We stand on the shoulders of the giants that come before us. Perhaps you’ve heard a variation of this statement before. It’s easy to take for granted the accomplishments that others have made before us that pave the way for our own work. Right now it’s possible for you to compose an email, send it to someone on the other side of the world and receive their response, faster than you can get in and out of a diner for breakfast. We take advantage of this everyday, but seldom stop to acknowledge the advances that made this possible.
Kindling for the Fire
It’s unlikely to hear someone talk about the Reformation without mentioning Luther. Gutenberg, on the other hand, doesn’t always get the tip of the hat that he deserves. It was his invention of the printing press that provided the kindling upon which Luther’s ideas would blaze. Gutenberg’s contribution to the Reformation was not just printing and distributing Bibles, but actually providing the technology that served as the vehicle for ideas to spread. Just as the automobile changed society from one that had to live, labor and leisure in an isolated location to a global economic market, the printing press aimed to pull the common man out of collective ignorance by making God’s Word widely available.
While many people in varying camps still debate some of the finer points of the Reformation, they do so only because they have access to the Scriptures and for that they can thank Gutenberg and the printing press.
Another Reformation of Sorts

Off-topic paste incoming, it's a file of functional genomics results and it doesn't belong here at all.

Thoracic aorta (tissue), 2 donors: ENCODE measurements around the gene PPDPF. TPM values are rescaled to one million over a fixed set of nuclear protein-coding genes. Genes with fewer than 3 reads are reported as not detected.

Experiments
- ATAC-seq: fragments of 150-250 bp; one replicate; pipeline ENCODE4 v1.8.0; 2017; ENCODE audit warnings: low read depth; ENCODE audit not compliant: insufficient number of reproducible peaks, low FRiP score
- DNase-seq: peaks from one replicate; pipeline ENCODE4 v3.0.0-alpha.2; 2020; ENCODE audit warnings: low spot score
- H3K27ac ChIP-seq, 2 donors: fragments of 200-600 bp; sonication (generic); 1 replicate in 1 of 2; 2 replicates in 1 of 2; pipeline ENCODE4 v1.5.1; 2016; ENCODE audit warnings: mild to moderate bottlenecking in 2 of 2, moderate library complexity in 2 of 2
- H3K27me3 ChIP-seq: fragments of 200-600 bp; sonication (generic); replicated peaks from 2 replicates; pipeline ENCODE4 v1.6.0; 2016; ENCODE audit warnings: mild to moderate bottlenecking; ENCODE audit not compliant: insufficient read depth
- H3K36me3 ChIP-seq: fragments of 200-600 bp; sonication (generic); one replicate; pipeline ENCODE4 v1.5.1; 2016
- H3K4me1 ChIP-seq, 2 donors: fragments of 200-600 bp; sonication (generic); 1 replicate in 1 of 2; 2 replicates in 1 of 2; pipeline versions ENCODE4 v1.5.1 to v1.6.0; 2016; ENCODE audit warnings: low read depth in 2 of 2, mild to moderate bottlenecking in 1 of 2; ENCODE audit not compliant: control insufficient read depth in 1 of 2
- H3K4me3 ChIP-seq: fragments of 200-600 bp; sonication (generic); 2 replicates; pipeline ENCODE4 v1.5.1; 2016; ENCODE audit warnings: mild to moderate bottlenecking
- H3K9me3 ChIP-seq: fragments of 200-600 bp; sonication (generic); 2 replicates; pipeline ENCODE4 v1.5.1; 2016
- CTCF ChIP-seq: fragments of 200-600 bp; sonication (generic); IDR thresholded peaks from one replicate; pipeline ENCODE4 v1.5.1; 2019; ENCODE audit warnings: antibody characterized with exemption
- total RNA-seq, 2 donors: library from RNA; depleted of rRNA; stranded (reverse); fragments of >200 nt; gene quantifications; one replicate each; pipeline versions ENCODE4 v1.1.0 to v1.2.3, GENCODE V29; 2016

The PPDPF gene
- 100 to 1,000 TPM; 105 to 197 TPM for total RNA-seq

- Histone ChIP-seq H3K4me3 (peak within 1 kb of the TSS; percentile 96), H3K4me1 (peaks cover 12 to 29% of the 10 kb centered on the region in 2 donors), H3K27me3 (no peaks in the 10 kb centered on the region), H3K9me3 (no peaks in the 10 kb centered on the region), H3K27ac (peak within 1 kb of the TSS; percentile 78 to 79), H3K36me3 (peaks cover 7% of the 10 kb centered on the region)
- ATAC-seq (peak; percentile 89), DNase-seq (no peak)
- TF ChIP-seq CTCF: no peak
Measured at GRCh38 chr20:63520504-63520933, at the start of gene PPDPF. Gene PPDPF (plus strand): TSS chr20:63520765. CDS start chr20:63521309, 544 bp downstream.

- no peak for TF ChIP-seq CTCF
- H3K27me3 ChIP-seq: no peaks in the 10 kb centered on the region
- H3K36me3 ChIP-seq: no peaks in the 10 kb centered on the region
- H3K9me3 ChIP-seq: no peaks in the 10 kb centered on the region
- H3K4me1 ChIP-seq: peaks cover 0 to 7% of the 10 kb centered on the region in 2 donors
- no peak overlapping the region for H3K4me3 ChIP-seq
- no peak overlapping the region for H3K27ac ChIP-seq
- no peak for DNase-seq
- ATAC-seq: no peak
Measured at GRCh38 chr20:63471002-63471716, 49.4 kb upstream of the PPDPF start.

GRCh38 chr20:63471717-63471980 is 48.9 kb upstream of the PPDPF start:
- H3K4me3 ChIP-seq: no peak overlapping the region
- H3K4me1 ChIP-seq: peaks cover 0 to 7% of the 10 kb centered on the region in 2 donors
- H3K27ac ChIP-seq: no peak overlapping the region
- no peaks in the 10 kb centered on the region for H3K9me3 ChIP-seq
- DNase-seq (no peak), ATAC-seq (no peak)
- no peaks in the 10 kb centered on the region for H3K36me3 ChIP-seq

Much like the printing press made the Bible widely available and paved the way for the Reformation, the Internet now serves as a vehicle for a second sort of “Reformation.” The doctrine called “the Priesthood of all believers” (1 Peter 2:5 is where it is most clearly taught, although Jesus’ fulfillment of the priestly office makes this teaching prevalent throughout the whole Bible) was, in part, what motivated the first Reformation. As Creator, God has bestowed upon every man the capacity to know Him. Without access to a Bible knowing Him is impossible. It is now possible for anyone with a laptop, tablet, smartphone or even dialup to download a Bible app or access God’s Word in HTML format. Additionally, centuries of Christian literature are now available at our fingertips in electronic formats. If the printing press made it possible for everyone on the ground to have a copy of the Bible, the Internet made sure God’s Word would always be looking down at us from above in “the cloud.” How should this affect our everyday lives?
Last week I caught up with an old friend who lives on the other side of the country. He’s known me since before I started following Christ. After sharing the Gospel with him I asked if I could buy him a Bible. He informed me he wouldn’t read it, but he would read an app if there was one available. Simple. Easy. Now he has a copy of the Bible right at his fingertips. Jesus commissioned us to be His witnesses “to the end of the earth” (Acts 1:8). As the Internet creeps into every village and every home, so too does the potential for the Gospel if Christians steward over these technological tools wisely and invite others to open God’s Word (if only on a smartphone).
[Image of arms typing in germ-free environment via life of pix [http://www.lifeofpix.com/]